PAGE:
Paralleled by pressure from USAS, WRC's investigations have forced many brands to improve conditions at some factories making clothing for the college market. In 2009 and 2010, USAS achieved unprecedented victories with two of the largest companies—Russell and Nike—by pressuring their schools and even retailers to cut contracts with brands. This student-led boycott cost the corporations millions in sales until they came into compliance with the campus' codes of conduct.
This hard-won progress is promising. But it has not been easy. "This is an industry obsessed with pennies," says Scott Nova, WRC's executive director. "We've had tremendous resistance from the big labels."
USAS's victories in their campaigns against Russell and Nike suggested that college students were ready to throw their weight behind a living-wage union-made option in their purchases as well as their actions. If students were prepared to fight against brands that abused workers' rights, wouldn't they rally behind brands that respected them? That's how the idea for the Alta Gracia brand started.
For years, USAS refused to support companies claiming to make "sweatshop free" clothing because they couldn't be sure the companies would keep their commitment. Today, however, USAS, as well as the WRC, have embraced Alta Gracia as a model that proves that socially responsible clothing production is not only possible but profitable.
Alta Gracia is the first apparel company in the college market to work closely with unionized employees and pay them a living wage. It is an unusual collaboration between student, labor, and human rights activists and Knights Apparel, the nation's leading producer of college clothing, which beats Nike and Adidas in the $4 billion collegiate market.
Two key players in the creation of Alta Gracia were Joe Bozich, the CEO of Knights Apparel, and Donnie Hodge, the company president. "We started thinking that we wanted to do something more important with our business than worry just about winning market share," Bozich explained in an interview.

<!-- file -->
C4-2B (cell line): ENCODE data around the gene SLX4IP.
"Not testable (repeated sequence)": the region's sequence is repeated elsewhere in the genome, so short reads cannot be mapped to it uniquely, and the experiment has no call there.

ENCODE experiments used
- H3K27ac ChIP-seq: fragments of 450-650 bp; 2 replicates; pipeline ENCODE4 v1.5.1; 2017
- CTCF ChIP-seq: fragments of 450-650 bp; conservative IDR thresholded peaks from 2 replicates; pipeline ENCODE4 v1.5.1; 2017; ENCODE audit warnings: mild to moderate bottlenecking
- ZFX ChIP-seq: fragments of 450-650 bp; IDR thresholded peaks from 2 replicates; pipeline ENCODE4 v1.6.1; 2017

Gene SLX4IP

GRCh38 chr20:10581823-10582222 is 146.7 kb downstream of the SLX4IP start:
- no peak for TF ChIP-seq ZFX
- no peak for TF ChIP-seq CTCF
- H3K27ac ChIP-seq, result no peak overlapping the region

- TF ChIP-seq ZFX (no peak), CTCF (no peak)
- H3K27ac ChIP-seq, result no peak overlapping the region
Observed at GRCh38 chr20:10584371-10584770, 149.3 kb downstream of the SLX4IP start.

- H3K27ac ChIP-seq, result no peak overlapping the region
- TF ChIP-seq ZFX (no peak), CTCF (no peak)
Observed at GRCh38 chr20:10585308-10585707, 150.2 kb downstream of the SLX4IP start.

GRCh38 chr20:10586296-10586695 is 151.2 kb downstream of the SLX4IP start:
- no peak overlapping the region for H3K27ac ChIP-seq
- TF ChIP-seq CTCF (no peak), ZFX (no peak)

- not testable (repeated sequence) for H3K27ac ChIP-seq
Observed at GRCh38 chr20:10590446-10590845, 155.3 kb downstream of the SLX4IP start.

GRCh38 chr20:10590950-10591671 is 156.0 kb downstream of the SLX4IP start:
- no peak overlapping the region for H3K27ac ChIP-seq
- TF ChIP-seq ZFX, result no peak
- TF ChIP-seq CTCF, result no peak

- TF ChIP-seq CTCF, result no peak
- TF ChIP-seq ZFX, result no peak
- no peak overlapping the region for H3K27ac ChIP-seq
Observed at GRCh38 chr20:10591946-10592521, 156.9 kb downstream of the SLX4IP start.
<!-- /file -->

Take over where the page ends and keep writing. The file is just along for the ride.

Student activists and labor experts began conversations with Knights executives about whether the economics of clothing production allowed for "the perfect factory," one that could produce well-made items in a safe workplace and pay workers decent wages and benefits. Worker abuse surfaces on factory floors, but it is rooted in the dynamics of the global apparel industry, in which so-called manufacturers—in reality, design and marketing firms such as Nike—outsource the fabrication of clothing to independent contractors worldwide. In this labor-intensive industry where capital requirements are minimal, it is relatively easy to open a clothing factory. This has led to a global race to the bottom: There is always someplace where clothing can be made still more cheaply. Today more than 90 percent of the clothing in U.S. retail stores is imported.
Bozich and Hodge selected a site in the Dominican Republican where a Korean-owned plant had once made clothing for Nike and Reebok. The company, BJ&B, had shut the factory down after its employees unionized. But its workers had forged ties with American activists, and USAS leaders convinced the Knights executives that students would encourage their peers to buy clothing produced there. In February 2010, after a $500,000 renovation based on recommendations from the Maquiladora Health and Safety Support Network, the Alta Gracia facility opened for business.
The new factory is far livelier than other nearby workplaces. Bachata music and workers' chatter are constant background noise. The factory has good ventilation, plenty of windows, and overhead lighting help workers avoid eye strain.
But the biggest difference, says Upia, are the chairs. In most Dominican sewing factories, workers sit on hard metal seats with no back support, leaning awkwardly to operate their sewing machines. "We would try to make cushions on the chairs from the scraps of leftover clothes," she recalls. "Your body would hurt all day." Soon after the Alta Gracia factory opened, the workers noticed some nice-looking office chairs being unloaded from a truck. "They must be for the managers," Upia thought. But they had been ordered for the workers, at a cost of about $50 apiece. "Now," says Upia, "I don't have the back pain anymore."
At Alta Gracia, workers have a union, which gives them a voice on the job. In the Free Trade Zones of the Dominican Republic and around the world, unions are often the only hope garment workers have of enforcing basic rights of labor, including water breaks, bathroom breaks, not being fired for being pregnant, and the ability to fight back against sexual harassment and discrimination.